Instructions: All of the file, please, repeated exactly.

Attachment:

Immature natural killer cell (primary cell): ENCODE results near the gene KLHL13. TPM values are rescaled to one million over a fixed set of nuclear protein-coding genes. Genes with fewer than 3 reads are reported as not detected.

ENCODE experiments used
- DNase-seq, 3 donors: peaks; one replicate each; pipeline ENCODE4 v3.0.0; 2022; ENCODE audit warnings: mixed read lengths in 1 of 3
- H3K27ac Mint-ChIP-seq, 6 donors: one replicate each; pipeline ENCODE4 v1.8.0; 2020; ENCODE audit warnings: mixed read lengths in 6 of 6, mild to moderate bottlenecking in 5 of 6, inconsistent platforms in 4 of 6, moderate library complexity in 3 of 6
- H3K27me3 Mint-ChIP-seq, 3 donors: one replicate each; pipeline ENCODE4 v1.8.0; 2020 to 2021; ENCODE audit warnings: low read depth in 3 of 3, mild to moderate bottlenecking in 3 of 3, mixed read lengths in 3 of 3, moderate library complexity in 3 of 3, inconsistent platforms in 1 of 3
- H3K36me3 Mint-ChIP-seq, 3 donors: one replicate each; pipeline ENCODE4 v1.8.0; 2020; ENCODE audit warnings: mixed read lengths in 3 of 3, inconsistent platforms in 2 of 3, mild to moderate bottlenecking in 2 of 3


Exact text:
Immature natural killer cell (primary cell): ENCODE results near the gene KLHL13. TPM values are rescaled to one million over a fixed set of nuclear protein-coding genes. Genes with fewer than 3 reads are reported as not detected.

ENCODE experiments used
- DNase-seq, 3 donors: peaks; one replicate each; pipeline ENCODE4 v3.0.0; 2022; ENCODE audit warnings: mixed read lengths in 1 of 3
- H3K27ac Mint-ChIP-seq, 6 donors: one replicate each; pipeline ENCODE4 v1.8.0; 2020; ENCODE audit warnings: mixed read lengths in 6 of 6, mild to moderate bottlenecking in 5 of 6, inconsistent platforms in 4 of 6, moderate library complexity in 3 of 6
- H3K27me3 Mint-ChIP-seq, 3 donors: one replicate each; pipeline ENCODE4 v1.8.0; 2020 to 2021; ENCODE audit warnings: low read depth in 3 of 3, mild to moderate bottlenecking in 3 of 3, mixed read lengths in 3 of 3, moderate library complexity in 3 of 3, inconsistent platforms in 1 of 3
- H3K36me3 Mint-ChIP-seq, 3 donors: one replicate each; pipeline ENCODE4 v1.8.0; 2020; ENCODE audit warnings: mixed read lengths in 3 of 3, inconsistent platforms in 2 of 3, mild to moderate bottlenecking in 2 of 3